URLs du Jour


  • If you liked the "Crisis ≠ Danger + Opportunity" post from a few days back, Ben Zimmer at Language Log has more fascinating information. (No, I'm not being sarcastic; it is fascinating, dammit!)

  • Apparently, Barack Obama delights in using the term "social Darwinism" against any political foe who might happen to favor free markets, property rights, and less government dependence. Betsy Newmark catches a recent occurrence, but the Google reports [as I type] 24500 hits for Obama "social darwinism", indicating that he's been deploying this rhetoric for a number of years.

    Well, it's better than calling us Nazis, I suppose. Betsy points out the implications: despite Obama being the alleged fresh-faced candidate of shiny new ideas and approaches, he's really philosophically attached to collectivist old-school approaches. Will Wilkinson, writing nearly two years ago, came to the same conclusion, dating Obama's philosophy as "coming from 1935 or thereabouts."

  • Staying in our Democrat-quoting mode, Hillary Clinton was recently quoted in Newsday speaking on heath care to a forum at UNLV:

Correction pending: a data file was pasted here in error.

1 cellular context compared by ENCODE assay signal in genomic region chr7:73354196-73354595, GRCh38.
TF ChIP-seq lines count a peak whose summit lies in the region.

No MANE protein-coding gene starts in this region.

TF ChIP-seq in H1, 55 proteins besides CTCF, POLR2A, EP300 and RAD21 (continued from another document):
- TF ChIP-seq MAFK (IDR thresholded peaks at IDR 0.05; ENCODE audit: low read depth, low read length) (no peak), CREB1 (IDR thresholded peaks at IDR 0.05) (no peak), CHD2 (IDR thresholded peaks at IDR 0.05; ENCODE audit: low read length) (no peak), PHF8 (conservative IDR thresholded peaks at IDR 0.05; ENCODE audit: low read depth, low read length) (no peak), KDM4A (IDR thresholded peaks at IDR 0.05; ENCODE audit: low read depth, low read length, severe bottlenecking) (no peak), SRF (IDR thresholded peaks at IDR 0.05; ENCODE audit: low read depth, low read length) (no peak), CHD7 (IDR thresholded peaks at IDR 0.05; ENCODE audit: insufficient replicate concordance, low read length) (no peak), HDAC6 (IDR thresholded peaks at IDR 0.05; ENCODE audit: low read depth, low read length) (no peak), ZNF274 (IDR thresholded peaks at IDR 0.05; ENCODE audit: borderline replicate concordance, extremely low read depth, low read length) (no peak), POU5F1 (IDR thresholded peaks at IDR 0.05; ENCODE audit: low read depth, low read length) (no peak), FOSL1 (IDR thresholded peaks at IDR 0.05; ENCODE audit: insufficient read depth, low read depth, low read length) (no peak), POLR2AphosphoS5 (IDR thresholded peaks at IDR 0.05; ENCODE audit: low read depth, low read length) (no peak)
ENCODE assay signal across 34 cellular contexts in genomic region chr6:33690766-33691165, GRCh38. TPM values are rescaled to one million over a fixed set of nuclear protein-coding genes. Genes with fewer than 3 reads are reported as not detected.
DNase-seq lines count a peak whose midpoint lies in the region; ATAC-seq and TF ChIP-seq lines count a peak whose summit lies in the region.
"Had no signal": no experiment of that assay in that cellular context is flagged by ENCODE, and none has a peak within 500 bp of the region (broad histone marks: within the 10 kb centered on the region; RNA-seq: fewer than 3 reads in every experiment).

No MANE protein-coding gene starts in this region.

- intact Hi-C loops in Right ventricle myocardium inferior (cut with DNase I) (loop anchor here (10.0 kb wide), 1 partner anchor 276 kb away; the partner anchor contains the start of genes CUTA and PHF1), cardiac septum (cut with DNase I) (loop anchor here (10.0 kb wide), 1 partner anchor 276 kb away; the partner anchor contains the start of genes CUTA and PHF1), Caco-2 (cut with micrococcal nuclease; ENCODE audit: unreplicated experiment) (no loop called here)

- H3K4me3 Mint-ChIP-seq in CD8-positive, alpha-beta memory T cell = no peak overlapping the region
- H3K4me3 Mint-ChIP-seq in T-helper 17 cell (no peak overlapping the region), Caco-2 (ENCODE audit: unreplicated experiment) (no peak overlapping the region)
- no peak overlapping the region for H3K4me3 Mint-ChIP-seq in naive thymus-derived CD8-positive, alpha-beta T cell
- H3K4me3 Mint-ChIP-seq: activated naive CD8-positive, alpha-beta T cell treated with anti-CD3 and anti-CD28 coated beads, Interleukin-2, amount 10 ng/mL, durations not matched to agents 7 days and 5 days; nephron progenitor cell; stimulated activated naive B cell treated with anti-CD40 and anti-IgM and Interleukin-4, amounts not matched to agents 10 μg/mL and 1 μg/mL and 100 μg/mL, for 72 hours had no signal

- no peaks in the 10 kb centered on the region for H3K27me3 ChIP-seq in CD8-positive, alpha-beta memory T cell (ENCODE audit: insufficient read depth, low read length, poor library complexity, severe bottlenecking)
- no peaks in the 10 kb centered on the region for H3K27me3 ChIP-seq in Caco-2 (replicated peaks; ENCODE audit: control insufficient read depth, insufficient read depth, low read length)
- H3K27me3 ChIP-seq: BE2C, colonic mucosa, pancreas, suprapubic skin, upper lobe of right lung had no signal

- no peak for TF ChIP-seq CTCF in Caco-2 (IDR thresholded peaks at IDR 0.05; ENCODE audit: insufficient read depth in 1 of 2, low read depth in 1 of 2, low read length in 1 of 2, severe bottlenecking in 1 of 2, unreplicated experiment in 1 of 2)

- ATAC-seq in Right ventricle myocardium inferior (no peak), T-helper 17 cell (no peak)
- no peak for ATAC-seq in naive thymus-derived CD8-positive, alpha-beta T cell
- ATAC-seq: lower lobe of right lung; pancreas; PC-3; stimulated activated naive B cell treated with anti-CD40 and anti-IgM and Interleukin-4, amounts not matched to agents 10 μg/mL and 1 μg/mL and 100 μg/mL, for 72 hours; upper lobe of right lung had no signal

"And people are going to have to take better care of themselves," she added. "We cannot afford all the illness that folks are bringing on themselves. ... We need to start working on that, myself included."
    This is via Ann Althouse, who points out there's a couple of ways to interpret that, one more charitable than the other. I'm afraid I'm betting on the other, but maybe that's just the Social Darwinist talking.

  • A good article telling real inconvenient truths about American health care contains a version of the classic P. J. O'Rourke quote:
    If you think health care is expensive now, wait until you see what it costs when it's free.
    Hillary makes the corollary pretty obvious: if you think the nanny state is intrusive and annoying now, wait until it starts paying for your health care.

  • Michelle Malkin notes the recent anonymous threats and vile comments directed against Kathy Sierra, the unprecedented reaction to them, and asks, simply enough: "Where have y'all been?" Good point. Rough language at the link.